Executive Discretion and Congressional Indecision
Professor Ken Anderson has an interesting short piece in the New York Times magazine. He argues that regardless of your political persuasion, there is merit in having counterterrorism policy made through Congressional legislation.
Irrespective of where you come down in the debate on the war on terror — including whether it should even be conceived of as a war — counterterrorism policy should be formed through Congressional legislation, the only legitimate mechanism for the long haul in a democracy. This ought to be a priority for both Congress and the Bush administration, because no matter who wins the 2008 election — or the 2006 midterms — there is not likely to be any coherent national counterterrorism policy at all past the end of the second Bush administration unless Congress takes steps to legislate it and go beyond merely executive discretion.
Some in the Bush administration have fixated on this question of executive discretion, insisting that the successful prosecution of the war on terror requires strong executive power — power they see as eroding since Watergate. But in considering its next move, the Bush administration should mark well that what lives by executive discretion also dies by executive discretion. If a comprehensive national counterterrorism policy — that is, a war on terror — is as important as the White House believes it is, then it merits the blessing of the legislature and ought not to exist merely at the discretionary whim of some future president.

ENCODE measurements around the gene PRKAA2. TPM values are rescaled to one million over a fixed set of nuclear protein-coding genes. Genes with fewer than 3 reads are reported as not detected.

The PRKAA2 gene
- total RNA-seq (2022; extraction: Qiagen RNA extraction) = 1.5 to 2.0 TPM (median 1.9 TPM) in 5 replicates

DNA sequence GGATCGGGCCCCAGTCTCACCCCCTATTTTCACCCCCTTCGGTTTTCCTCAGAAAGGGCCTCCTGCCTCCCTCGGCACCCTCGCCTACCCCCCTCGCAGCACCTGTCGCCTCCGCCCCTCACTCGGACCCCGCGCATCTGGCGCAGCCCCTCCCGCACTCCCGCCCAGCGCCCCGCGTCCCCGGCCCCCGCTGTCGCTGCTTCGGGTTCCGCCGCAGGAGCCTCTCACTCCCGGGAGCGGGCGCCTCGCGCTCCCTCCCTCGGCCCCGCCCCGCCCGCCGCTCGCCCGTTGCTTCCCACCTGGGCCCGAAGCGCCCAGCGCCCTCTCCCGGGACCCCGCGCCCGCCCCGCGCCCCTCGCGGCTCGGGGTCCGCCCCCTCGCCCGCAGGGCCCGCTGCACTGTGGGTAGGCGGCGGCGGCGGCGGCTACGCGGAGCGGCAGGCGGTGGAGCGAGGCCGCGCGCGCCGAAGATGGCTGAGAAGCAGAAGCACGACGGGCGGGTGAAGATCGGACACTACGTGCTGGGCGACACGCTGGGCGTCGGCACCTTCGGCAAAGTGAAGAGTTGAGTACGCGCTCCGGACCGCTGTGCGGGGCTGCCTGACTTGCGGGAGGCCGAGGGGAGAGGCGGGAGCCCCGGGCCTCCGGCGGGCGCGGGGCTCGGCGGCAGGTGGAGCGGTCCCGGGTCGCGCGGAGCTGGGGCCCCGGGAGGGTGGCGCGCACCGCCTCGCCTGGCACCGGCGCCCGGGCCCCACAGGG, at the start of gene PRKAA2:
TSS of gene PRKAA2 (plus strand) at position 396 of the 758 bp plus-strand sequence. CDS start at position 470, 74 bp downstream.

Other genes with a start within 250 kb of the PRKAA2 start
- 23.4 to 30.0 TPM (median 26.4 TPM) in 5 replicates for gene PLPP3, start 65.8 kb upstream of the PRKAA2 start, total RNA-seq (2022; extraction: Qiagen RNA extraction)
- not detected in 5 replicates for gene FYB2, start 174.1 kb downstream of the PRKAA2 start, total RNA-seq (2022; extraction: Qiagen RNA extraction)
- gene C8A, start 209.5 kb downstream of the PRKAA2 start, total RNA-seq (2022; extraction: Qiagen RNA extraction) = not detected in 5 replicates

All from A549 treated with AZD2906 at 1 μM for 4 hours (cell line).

On the eve of midterm elections that could reverse Republican control of at least one house of Congress, (see here, here and here) one would think that this would be a particularly propitious time for the Bush Administration to work with Congress along the lines Anderson is suggesting.